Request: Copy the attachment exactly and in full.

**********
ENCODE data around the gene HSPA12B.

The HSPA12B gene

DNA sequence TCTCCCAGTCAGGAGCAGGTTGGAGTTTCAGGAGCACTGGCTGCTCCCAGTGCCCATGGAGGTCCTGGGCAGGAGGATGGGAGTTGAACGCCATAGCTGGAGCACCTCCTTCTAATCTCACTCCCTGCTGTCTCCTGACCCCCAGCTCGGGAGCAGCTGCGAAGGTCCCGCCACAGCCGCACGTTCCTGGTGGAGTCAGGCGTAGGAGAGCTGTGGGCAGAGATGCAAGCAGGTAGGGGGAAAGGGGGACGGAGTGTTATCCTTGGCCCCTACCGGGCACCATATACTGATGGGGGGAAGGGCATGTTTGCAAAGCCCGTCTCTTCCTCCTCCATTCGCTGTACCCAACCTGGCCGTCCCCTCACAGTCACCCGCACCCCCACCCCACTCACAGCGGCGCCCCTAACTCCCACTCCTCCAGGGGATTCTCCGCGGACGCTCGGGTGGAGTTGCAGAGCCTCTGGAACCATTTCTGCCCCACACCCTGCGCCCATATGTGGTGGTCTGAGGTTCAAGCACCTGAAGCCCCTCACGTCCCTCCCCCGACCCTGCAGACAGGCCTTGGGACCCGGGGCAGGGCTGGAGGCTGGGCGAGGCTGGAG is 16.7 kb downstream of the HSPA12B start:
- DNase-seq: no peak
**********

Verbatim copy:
ENCODE data around the gene HSPA12B.

The HSPA12B gene

DNA sequence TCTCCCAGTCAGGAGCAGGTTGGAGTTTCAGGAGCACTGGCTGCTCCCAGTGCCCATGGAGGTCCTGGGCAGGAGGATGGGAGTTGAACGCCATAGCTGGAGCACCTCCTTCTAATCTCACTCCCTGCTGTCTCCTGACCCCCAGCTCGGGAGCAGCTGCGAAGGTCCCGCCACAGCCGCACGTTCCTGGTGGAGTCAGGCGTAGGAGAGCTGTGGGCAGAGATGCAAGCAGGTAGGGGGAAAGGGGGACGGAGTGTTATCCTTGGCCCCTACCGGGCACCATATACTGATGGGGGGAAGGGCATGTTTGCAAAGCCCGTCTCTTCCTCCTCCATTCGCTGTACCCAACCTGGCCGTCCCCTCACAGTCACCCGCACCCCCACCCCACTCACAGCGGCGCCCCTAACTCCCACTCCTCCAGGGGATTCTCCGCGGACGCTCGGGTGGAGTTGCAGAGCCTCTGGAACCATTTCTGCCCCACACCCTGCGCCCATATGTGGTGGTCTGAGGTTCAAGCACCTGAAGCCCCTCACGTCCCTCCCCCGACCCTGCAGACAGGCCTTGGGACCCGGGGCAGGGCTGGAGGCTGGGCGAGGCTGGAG is 16.7 kb downstream of the HSPA12B start:
- DNase-seq: no peak